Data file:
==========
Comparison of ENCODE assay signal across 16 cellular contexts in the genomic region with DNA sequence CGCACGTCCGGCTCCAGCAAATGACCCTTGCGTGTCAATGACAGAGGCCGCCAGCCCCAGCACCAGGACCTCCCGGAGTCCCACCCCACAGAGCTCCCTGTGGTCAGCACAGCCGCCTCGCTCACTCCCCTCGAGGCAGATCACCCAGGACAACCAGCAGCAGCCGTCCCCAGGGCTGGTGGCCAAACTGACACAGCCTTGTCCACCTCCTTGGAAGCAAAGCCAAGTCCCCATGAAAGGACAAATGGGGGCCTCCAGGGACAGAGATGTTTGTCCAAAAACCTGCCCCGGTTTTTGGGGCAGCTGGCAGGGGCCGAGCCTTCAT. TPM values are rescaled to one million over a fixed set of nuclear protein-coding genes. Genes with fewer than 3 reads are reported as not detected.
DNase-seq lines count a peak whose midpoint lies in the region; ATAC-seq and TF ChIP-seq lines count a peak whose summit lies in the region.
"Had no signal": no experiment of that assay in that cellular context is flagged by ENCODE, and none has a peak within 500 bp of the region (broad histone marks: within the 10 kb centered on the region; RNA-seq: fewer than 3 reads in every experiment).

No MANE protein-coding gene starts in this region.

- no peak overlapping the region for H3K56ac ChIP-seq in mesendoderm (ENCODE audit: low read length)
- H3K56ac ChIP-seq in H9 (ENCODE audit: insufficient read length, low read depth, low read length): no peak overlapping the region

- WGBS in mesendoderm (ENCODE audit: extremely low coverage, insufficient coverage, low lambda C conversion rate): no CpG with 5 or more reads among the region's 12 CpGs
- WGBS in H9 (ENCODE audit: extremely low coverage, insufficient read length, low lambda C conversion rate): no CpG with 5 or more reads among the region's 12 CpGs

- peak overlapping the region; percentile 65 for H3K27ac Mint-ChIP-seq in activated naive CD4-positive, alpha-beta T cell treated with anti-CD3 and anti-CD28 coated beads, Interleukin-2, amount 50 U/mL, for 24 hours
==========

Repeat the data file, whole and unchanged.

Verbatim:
Comparison of ENCODE assay signal across 16 cellular contexts in the genomic region with DNA sequence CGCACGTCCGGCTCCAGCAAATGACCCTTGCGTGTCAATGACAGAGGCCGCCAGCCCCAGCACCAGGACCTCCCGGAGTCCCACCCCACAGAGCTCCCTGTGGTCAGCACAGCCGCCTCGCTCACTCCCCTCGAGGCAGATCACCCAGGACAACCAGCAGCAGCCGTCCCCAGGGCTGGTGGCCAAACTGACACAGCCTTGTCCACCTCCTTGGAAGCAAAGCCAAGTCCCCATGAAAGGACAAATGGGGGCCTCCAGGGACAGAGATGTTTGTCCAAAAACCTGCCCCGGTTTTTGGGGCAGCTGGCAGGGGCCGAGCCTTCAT. TPM values are rescaled to one million over a fixed set of nuclear protein-coding genes. Genes with fewer than 3 reads are reported as not detected.
DNase-seq lines count a peak whose midpoint lies in the region; ATAC-seq and TF ChIP-seq lines count a peak whose summit lies in the region.
"Had no signal": no experiment of that assay in that cellular context is flagged by ENCODE, and none has a peak within 500 bp of the region (broad histone marks: within the 10 kb centered on the region; RNA-seq: fewer than 3 reads in every experiment).

No MANE protein-coding gene starts in this region.

- no peak overlapping the region for H3K56ac ChIP-seq in mesendoderm (ENCODE audit: low read length)
- H3K56ac ChIP-seq in H9 (ENCODE audit: insufficient read length, low read depth, low read length): no peak overlapping the region

- WGBS in mesendoderm (ENCODE audit: extremely low coverage, insufficient coverage, low lambda C conversion rate): no CpG with 5 or more reads among the region's 12 CpGs
- WGBS in H9 (ENCODE audit: extremely low coverage, insufficient read length, low lambda C conversion rate): no CpG with 5 or more reads among the region's 12 CpGs

- peak overlapping the region; percentile 65 for H3K27ac Mint-ChIP-seq in activated naive CD4-positive, alpha-beta T cell treated with anti-CD3 and anti-CD28 coated beads, Interleukin-2, amount 50 U/mL, for 24 hours